Sunlight can also harm the human body. Excessive exposure of the unprotected skin results in erythema (sunburn). With one Minimum Erythemal Dose (MED) the skin turns pink and starts to produce melanin. With 5–10 MED an excruciating sunburn results after 4–14 hours. Certain medications, including tetracyclines and estrogens, increase the skin's susceptibility to sunburn. The body has ways to protect itself from skin damage from sunlight. Repeated exposure to the sun creates a tan, as melanin accumulates close to the surface of the skin. A deep tan can filter out 95% of the sun's rays. However, after only 2–3 minutes of exposure to the sun, skin damage begins. Two main structural proteins of the skin, collagen and elastin, begin to break down, ultimately resulting in wrinkles. The skin has the ability to repair itself, but repeated and prolonged exposure to the sun damages the skin permanently. Prolonged exposure to the hot sun or any other heat source may cause heat exhaustion or the more serious heatstroke or sunstroke.

By far the most serious ill effect of the sun is skin cancer. Skin exposed chronically to the ultraviolet light of the sun shows a tenfold increase in mutations of a gene called P53. Sunlight further causes the cells containing the mutated cells to spread, where they copy themselves. This mutated gene has been linked with basal cell and squamous cell skin cancers. The most serious form of skin cancer, melanoma, has also been linked with exposure to the sun. Even one or two blistering sunburns in childhood have been associated with an increase in the incidence of melanoma.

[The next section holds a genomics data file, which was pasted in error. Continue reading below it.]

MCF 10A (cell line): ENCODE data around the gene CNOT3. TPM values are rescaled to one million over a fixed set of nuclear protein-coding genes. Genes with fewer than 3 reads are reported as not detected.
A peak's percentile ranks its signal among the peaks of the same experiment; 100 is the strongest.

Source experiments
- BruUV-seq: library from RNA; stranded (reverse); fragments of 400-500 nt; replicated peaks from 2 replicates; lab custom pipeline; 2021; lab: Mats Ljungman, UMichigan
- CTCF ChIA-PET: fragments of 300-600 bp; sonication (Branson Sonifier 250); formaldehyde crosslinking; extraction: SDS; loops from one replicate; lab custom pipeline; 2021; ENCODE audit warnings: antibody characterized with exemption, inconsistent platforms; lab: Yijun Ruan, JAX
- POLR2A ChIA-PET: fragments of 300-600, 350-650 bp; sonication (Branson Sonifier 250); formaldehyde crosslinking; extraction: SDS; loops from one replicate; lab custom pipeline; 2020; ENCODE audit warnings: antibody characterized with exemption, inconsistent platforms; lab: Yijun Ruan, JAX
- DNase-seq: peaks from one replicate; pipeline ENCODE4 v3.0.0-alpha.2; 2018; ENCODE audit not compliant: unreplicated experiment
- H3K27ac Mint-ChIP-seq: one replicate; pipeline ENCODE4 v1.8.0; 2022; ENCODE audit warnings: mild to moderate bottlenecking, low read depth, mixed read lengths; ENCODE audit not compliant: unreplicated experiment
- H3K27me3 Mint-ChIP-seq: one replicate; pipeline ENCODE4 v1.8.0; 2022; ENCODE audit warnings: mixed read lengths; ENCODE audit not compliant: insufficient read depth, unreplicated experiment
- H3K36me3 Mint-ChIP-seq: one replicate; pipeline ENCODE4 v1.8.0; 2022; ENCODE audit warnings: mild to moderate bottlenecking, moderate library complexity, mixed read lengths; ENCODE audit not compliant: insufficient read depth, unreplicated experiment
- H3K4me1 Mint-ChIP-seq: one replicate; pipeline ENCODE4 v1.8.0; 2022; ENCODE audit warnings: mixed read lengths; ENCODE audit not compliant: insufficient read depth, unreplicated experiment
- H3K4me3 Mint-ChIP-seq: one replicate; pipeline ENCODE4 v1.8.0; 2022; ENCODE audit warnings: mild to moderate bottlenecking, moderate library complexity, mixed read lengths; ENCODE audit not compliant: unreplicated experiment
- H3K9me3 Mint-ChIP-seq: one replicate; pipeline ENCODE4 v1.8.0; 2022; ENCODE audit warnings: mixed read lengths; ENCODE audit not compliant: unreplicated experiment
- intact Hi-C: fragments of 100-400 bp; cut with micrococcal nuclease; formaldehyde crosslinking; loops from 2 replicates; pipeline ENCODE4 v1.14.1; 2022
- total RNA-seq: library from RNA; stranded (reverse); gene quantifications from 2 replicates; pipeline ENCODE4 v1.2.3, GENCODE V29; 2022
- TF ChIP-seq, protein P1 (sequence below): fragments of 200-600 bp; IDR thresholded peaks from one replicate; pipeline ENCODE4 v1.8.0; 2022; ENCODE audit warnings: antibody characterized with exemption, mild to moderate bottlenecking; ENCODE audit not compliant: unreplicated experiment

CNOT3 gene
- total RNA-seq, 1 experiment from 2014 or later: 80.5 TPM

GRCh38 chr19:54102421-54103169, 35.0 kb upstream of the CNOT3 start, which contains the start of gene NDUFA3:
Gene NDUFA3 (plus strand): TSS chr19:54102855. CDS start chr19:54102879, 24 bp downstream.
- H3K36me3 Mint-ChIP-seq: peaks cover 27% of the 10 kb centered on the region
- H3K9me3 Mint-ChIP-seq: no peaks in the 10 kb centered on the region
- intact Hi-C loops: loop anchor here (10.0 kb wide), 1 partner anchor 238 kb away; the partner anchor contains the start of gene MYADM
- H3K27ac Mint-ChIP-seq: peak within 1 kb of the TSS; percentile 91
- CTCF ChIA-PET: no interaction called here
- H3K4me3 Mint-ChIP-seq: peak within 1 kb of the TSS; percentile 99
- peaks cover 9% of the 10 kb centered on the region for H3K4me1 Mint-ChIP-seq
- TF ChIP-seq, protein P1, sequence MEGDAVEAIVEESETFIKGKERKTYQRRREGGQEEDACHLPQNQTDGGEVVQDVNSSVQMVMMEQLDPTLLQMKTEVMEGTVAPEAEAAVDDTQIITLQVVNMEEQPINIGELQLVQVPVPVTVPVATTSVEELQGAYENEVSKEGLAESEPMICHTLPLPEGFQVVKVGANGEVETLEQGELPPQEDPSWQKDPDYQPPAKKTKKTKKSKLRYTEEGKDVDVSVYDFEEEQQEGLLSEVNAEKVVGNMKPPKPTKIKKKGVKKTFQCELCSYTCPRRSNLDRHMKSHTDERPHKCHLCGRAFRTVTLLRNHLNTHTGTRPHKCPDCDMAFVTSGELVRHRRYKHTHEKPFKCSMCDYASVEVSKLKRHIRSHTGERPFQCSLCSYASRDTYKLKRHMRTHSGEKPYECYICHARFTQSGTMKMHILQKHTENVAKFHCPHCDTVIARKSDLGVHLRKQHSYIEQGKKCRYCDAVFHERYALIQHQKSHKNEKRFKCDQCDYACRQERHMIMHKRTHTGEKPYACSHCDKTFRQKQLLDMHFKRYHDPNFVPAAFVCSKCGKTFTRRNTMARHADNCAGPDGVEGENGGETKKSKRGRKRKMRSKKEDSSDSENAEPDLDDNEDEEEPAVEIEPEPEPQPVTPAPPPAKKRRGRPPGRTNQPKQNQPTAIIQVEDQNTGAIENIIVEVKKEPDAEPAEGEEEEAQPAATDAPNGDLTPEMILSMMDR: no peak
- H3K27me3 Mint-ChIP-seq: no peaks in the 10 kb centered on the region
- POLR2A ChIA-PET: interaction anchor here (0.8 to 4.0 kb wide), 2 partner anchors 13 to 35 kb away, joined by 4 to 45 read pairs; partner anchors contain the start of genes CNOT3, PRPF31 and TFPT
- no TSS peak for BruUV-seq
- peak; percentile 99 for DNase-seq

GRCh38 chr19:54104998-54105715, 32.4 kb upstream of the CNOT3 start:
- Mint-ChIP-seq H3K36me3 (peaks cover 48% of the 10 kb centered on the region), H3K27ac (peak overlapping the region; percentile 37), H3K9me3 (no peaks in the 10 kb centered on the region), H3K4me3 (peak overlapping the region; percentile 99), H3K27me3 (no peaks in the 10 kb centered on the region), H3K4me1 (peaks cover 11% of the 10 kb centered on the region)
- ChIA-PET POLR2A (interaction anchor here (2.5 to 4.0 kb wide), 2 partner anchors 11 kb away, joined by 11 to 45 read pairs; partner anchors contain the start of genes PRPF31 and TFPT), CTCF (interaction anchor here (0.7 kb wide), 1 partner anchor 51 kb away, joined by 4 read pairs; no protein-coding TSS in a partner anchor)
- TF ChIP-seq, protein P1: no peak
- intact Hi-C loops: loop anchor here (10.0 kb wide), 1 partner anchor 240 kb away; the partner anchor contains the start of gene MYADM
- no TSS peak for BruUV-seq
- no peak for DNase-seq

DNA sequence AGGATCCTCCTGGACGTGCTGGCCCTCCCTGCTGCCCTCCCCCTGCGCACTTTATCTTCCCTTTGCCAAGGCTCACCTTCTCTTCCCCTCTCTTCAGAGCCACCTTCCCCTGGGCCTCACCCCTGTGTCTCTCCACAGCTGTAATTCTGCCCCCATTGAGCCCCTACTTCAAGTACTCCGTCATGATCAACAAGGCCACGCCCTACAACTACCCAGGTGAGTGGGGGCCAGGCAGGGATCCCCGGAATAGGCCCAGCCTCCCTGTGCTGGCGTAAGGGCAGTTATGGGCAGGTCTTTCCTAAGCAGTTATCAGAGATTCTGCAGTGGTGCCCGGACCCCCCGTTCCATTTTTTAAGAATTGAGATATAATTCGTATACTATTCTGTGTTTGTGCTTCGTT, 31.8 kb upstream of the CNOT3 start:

The sun has profoundly influenced human intellect and custom. To the pre-technical mind, it ordered the world and set the rhythm of daily life. For many early peoples, solar observations formed the bases of their agricultural, religious, and ceremonial lives. The power of the Egyptian Pharaoh is underlined by the belief that he was the son of the sun god Ra. Images and designs found world-wide depict the sun. The sun governed conceptions of time; ancient observatories measured the time in terms of seasons, while, at least in antiquity, only the sundial existed to measure the time during a single day. The ancient Greeks considered the sun to be unchangeable and divine, and Plato likened the highest form of human understanding, the understanding of unchanging truths, to the sun. In many cultures, particularly more northern ones, the end of winter is marked by celebrations. Even the Copernican revolution played a role in the conception of the central power of the sun, as the gravity of the sun became the literal controller of the solar system, displacing the changeable and corruptible earth from the centre position. It is little wonder, then, that the absolute monarch Louis XIV assumed the title of Sun King.

Kristen L. Zacharias


Smithsonian Institution (1981). Fire of life. The Smithsonian book of the sun. W. W. Norton and Company, New York and London.

See also ageing; biological rhythms; skin.